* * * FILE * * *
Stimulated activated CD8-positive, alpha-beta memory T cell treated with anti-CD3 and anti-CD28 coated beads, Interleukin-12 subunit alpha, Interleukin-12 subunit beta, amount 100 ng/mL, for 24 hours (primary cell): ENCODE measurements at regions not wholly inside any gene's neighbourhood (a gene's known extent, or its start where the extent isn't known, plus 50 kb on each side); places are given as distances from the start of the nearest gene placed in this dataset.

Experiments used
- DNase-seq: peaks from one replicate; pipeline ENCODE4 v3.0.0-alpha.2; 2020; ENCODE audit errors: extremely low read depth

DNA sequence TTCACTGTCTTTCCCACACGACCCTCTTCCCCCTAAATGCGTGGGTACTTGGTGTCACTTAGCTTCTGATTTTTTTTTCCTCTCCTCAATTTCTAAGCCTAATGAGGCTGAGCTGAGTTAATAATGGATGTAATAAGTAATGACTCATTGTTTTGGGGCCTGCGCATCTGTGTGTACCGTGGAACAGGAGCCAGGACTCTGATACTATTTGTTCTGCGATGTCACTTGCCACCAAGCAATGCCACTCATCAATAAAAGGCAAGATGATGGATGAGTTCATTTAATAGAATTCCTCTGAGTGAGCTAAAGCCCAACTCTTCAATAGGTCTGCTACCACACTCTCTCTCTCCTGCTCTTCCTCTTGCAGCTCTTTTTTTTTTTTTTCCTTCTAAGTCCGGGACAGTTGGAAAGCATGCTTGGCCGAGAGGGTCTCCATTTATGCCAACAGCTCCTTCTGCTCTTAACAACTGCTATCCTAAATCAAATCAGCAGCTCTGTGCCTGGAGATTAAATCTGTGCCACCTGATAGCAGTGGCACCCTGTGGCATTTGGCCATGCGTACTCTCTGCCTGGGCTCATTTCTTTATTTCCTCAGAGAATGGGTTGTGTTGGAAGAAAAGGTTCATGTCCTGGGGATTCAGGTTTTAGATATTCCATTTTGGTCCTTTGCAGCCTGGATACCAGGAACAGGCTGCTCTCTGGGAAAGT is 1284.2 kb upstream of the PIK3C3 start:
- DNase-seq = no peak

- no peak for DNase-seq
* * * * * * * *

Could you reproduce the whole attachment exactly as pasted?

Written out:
Stimulated activated CD8-positive, alpha-beta memory T cell treated with anti-CD3 and anti-CD28 coated beads, Interleukin-12 subunit alpha, Interleukin-12 subunit beta, amount 100 ng/mL, for 24 hours (primary cell): ENCODE measurements at regions not wholly inside any gene's neighbourhood (a gene's known extent, or its start where the extent isn't known, plus 50 kb on each side); places are given as distances from the start of the nearest gene placed in this dataset.

Experiments used
- DNase-seq: peaks from one replicate; pipeline ENCODE4 v3.0.0-alpha.2; 2020; ENCODE audit errors: extremely low read depth

DNA sequence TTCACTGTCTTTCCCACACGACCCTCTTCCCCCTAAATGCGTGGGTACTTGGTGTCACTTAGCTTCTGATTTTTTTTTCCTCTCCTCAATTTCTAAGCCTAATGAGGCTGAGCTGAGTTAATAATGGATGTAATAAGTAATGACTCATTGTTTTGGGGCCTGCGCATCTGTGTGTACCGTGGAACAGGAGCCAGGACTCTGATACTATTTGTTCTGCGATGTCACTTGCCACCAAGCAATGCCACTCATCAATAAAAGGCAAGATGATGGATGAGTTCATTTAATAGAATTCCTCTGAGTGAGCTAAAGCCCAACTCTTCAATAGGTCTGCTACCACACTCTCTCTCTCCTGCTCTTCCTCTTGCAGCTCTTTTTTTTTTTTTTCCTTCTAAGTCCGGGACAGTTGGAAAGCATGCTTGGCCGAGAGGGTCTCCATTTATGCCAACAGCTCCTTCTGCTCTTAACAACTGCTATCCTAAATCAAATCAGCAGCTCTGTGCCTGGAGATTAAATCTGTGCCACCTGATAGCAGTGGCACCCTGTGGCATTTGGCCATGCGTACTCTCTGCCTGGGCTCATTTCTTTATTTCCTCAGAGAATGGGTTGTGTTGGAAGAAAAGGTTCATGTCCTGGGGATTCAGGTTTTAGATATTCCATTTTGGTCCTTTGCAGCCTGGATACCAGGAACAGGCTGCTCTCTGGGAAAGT is 1284.2 kb upstream of the PIK3C3 start:
- DNase-seq = no peak

- no peak for DNase-seq